Book Review: A Pandemic Nurse’s Diary
Reading the gripping A Pandemic Nurse’s Diary is like immersing yourself in a big-screen film. Getting through the entire book in a single two- or three-hour sitting is ideal, though the faint of heart might prefer it in smaller doses because A Pandemic Nurse’s Diary is a true horror story.
Through the anonymous author Nurse T’s eyes, we have an inside view of the initial explosive outbreak of the Covid pandemic in New York City in March and April 2020. She is a 20-year veteran Intensive Care Unit (ICU) nurse working in a less-than-state-of-the-art hospital. The facility treats mainly poor people, immigrants, and people of color in New York City. (All of the workers and patients mentioned are anonymous and the hospital is not identified.)
The author conveys well the frenzied pace of Nurse T and her co-workers’ work, and the terror of their patients. Exhausted and afraid, dedicated health care workers summoned their bravery to adhere to their oaths to do everything they could for their patients as the latter struggled to breathe. They worked without adequate personal protective equipment (PPE), through shortages of essential medications, and with inadequate hospital ventilation and infrastructure to minimize spread of the deadly virus.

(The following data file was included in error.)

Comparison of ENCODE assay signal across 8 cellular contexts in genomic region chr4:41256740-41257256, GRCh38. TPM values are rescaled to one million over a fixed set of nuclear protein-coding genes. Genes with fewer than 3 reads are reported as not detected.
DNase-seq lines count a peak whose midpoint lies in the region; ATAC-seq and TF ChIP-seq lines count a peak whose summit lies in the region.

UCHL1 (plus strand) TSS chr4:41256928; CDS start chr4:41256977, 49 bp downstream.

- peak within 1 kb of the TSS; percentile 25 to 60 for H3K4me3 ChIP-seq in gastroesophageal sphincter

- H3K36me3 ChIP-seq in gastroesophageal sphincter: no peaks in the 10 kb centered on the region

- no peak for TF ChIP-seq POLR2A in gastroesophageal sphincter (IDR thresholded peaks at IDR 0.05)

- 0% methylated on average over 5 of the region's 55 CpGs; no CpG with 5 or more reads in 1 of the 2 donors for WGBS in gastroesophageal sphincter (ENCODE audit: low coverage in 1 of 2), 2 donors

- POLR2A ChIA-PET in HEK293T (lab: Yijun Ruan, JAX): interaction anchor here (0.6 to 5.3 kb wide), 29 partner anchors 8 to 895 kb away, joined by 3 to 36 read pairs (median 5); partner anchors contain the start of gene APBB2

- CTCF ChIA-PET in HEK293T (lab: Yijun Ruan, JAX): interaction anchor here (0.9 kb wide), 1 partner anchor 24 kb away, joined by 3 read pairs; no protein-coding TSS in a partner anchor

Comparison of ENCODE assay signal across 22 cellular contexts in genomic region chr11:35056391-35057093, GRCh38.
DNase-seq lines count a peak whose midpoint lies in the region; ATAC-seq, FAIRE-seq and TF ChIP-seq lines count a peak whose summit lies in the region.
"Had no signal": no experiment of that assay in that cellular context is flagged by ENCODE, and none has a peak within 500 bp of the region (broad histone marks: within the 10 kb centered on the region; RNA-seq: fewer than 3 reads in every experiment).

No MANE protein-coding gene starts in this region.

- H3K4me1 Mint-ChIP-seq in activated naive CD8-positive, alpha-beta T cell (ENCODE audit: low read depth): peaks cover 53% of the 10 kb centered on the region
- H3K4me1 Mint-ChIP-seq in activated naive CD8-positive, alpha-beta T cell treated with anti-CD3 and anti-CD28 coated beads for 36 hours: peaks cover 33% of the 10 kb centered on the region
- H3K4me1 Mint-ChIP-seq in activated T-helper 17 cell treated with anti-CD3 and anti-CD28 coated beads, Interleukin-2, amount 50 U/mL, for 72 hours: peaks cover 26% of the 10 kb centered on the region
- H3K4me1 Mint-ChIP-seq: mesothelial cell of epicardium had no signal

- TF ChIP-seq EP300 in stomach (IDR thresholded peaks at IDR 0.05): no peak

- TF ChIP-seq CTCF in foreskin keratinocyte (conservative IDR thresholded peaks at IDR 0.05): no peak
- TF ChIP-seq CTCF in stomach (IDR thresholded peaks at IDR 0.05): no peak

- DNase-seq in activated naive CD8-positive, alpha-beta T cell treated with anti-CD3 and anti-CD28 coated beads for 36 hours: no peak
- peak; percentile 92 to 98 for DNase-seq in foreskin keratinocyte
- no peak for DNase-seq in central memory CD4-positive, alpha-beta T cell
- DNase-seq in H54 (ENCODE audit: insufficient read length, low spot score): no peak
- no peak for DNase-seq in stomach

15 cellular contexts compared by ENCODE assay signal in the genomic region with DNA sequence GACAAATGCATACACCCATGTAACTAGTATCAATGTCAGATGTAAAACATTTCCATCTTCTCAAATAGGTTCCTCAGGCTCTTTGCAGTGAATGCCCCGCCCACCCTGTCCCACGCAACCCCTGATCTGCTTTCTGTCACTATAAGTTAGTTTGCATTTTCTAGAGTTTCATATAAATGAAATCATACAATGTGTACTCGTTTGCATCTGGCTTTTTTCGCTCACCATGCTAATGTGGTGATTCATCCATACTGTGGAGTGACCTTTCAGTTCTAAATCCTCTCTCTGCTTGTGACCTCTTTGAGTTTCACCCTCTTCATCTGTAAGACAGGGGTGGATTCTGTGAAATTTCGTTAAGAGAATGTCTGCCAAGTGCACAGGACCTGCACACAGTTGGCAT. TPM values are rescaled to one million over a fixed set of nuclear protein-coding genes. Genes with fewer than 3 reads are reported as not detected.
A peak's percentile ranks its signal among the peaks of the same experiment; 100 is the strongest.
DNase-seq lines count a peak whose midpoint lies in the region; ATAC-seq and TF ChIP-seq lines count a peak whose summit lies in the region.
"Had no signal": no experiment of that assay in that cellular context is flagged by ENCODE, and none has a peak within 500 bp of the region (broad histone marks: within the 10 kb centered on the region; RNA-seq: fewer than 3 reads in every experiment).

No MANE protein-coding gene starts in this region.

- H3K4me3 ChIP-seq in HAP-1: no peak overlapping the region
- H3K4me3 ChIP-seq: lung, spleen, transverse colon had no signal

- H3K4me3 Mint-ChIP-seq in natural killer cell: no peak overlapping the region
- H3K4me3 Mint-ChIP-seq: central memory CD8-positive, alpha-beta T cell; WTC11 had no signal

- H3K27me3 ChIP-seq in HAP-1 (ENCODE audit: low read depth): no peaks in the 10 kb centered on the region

The vivid imagery painted by Nurse T is augmented by the sensitive artwork of illustrator Anna Usacheva. Telling moments of nurse-patient interactions, portraits of masked hospital workers, and still lifes of pieces of medical equipment appear in the ethereal glow of Usacheva’s work, as though through an imperfectly transparent face shield or goggles.
The volume concludes with a self-help section aimed at health care workers, many of whom are suffering PTSD from their pandemic service. There are breathing exercises, meditation techniques, and writing exercises to grapple with emotions like guilt, anger, fear, and loneliness. This aspect of the book makes it highly suitable for therapists, health care institutions, and/or unions to purchase in bulk and provide to their patients, employees, or members.
Richard March is the author of A Great Vision: A Militant Family’s Journey Through the 20th Century.